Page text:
Michael "Wanz" Wansley
Photo by Jim Bennett/WireImage
"Equality Is More Than Just A Word": Michael "Wanz" Wansley On How The Music Industry Can Effect Real Change
Many might recognize singer/songwriter/rapper Michael Wansley—a.k.a. "Wanz" or "TeeWanz"—as the vocals on the hook of Macklemore & Ryan Lewis' 2012 smash "Thrift Shop," for which the trio won two GRAMMYs for "Best Rap Performance" and "Best Rap Song." But the performer and Recording Academy Pacific Northwest Chapter member has been in the game since the '80s, having formed cover troupe Boys Will Be Boys and moving on to pick up the bass in Seattle acts The Rangehoods and Lifering.
Now, with Black Lives Matter protests being staged across the nation in response to the deaths of George Floyd, Breonna Taylor, David McAtee and many other Black people at the hands of police, the Recording Academy checked in with Wanz to get his thoughts on the current situation, what change looks like and how the music industry at large can contribute.
How would you describe our current situation?
As a older Black man, I'm caught in between the reminders of the past and the promise and optimism of today and the future.
How did we get here?
"We" got here through faith and perseverance. Believing in change, having faith in the changing hearts and minds of those becoming aware of injustice and prejudice on many levels. From Trayvon Martin to George Floyd— [it] has been a journey of discovery for many.
What does change look like?
Change or evolution? I prefer evolution from an older perspective to a newer one driven by the progression of Black People never backing down from their truth. Equality is more than just a word.
What are you doing to activate/advocate?
I am sharing my experiences and memories from 1967-1972 when this country lost MLK and Bobby Kennedy. There are many parallels between then and now for me. The biggest difference, as with the Vietnam War, has been televised displays questioning the perception of equality. I point to the horror of the eight minutes and 46 seconds that George Floyd lost his life and the manner in which that life was taken is the same as the lynchings and assassinations of old.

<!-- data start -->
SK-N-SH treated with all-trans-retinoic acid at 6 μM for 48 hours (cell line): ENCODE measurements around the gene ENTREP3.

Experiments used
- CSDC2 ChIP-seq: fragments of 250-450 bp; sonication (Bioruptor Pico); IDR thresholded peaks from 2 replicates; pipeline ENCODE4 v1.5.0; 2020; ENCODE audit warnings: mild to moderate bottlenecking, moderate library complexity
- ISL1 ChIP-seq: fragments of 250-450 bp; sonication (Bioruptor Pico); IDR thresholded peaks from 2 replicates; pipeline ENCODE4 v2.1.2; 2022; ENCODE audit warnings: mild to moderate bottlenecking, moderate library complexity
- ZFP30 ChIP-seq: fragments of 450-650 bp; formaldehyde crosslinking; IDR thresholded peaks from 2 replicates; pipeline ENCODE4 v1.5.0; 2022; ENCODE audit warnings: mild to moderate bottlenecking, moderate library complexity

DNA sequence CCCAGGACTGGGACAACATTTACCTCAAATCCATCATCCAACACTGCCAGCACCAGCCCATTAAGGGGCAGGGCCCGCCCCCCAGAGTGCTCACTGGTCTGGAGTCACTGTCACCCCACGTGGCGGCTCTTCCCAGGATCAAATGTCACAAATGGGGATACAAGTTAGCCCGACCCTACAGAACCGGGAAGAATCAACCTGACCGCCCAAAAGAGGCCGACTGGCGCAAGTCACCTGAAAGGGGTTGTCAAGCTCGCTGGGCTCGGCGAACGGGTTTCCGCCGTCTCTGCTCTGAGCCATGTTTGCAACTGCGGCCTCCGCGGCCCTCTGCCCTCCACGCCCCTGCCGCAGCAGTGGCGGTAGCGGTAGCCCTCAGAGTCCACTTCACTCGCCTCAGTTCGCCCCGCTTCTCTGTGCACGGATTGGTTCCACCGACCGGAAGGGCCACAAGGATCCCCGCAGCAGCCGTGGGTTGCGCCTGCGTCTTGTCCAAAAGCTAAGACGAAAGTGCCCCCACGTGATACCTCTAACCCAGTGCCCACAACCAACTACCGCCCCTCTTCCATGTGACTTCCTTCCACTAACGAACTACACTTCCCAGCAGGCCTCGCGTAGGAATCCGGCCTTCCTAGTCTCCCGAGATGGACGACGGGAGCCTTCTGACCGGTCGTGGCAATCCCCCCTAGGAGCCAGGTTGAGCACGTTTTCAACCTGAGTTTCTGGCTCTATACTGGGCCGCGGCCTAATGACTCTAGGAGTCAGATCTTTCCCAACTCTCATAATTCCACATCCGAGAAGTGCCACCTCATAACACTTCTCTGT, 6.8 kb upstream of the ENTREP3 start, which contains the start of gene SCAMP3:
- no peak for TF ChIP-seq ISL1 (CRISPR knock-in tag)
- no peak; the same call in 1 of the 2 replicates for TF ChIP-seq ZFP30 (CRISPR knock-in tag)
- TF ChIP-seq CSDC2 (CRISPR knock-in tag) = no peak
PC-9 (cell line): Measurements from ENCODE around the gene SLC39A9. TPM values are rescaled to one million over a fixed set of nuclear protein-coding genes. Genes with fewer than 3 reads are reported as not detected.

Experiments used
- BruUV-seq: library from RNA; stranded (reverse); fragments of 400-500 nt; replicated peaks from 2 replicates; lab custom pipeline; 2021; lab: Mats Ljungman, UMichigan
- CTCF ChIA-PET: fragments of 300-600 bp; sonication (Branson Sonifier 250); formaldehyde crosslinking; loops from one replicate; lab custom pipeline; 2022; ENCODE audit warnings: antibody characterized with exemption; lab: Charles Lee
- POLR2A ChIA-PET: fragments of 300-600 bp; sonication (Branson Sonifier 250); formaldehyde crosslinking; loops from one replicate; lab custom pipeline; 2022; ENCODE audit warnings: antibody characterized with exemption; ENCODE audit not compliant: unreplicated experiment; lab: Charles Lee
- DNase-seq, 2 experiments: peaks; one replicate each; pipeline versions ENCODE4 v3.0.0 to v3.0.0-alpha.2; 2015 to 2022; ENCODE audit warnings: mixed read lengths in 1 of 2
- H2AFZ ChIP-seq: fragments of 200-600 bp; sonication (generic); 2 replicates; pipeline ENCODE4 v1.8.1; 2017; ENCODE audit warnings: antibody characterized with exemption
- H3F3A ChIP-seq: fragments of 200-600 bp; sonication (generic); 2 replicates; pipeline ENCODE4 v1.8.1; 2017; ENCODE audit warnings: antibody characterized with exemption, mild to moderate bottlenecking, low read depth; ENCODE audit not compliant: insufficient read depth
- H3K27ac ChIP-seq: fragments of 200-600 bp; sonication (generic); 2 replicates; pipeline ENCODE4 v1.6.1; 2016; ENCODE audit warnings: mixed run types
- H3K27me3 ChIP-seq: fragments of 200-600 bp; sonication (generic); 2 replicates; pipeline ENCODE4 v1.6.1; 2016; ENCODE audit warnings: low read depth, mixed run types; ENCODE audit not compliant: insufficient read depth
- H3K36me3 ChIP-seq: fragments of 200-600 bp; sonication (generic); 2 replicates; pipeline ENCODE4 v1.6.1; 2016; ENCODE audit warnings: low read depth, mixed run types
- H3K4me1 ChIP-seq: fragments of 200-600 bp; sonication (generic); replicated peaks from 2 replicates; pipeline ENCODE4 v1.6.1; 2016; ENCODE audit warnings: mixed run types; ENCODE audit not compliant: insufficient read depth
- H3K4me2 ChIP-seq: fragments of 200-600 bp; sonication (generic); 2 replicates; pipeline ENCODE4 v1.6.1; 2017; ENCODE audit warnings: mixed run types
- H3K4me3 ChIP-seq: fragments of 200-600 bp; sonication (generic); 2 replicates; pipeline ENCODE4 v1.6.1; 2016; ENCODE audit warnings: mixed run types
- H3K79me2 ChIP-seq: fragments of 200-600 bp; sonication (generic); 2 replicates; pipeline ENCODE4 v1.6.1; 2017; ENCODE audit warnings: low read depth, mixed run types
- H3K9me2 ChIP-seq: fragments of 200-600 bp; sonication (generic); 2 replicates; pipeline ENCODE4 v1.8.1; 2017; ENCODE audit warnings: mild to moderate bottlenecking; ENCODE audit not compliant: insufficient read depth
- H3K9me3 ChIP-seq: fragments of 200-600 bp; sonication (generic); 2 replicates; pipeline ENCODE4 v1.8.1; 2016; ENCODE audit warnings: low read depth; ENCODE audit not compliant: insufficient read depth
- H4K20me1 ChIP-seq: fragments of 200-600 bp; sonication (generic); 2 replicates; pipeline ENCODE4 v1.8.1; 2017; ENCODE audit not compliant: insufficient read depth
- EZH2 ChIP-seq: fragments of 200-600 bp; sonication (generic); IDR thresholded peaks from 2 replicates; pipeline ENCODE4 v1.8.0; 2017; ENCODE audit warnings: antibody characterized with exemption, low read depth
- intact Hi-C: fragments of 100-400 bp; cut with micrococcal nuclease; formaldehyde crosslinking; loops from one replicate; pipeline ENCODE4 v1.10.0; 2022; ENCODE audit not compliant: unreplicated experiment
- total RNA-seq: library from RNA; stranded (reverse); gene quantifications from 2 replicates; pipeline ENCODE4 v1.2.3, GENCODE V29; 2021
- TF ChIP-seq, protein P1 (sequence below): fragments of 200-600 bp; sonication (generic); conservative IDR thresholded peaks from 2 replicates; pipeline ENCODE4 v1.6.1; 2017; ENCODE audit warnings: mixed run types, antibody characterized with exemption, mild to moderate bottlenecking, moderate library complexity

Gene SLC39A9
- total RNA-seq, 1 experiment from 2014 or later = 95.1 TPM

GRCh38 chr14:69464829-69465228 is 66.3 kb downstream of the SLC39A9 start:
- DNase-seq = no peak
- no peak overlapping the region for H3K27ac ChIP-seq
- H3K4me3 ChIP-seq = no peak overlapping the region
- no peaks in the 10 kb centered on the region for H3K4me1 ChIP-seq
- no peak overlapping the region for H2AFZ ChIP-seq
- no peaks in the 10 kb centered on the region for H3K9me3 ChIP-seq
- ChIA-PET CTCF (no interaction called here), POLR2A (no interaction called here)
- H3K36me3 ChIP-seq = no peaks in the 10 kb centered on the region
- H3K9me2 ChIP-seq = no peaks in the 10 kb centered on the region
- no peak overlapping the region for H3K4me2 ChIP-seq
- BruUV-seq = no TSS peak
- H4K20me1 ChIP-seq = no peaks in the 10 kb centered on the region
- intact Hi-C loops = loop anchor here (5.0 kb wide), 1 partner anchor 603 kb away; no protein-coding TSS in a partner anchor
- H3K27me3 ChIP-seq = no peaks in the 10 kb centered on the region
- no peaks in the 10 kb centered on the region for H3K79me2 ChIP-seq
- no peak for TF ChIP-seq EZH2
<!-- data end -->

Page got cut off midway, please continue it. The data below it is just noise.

How are you coping?
Mostly, I'm reflecting. Thinking. Admiring those who feel they must take to the streets.
I remember crying with my father as we watched Obama's inauguration, I wish he and many in my family were still alive to see the evolution taking place before my eyes. I'm also trying very hard to be patient with those who still do not see or connect the injustices of today as an extension of prejudices of the past. Black History is undervalued in the educational system. The events of today will expand the educational perspectives of tomorrow and hopefully continue the positive evolution of American Society.
How can the music community at large contribute?
Remind the community of when music spoke to social and political issues. Popular music in the late '60s and early '70s dealt with prejudice, war, politics, social change—the music community needs to rediscover its gift and power to inspire. Raps by LL Cool J and Nick Cannon are examples of how music artists can stir the emotional core of almost anyone! The music industry as a whole needs to de-emphasize monetary importance and encourage using our gifts to empower and inspire fan bases.
In your opinion, what should non-Black people be doing to support the Black community?
Ask questions honestly and without political agenda. Then, listen. After the listening, people can decide for themselves what action or inaction to take, but without the transfer of accurate information, advancing positive evolution doesn't happen as fast.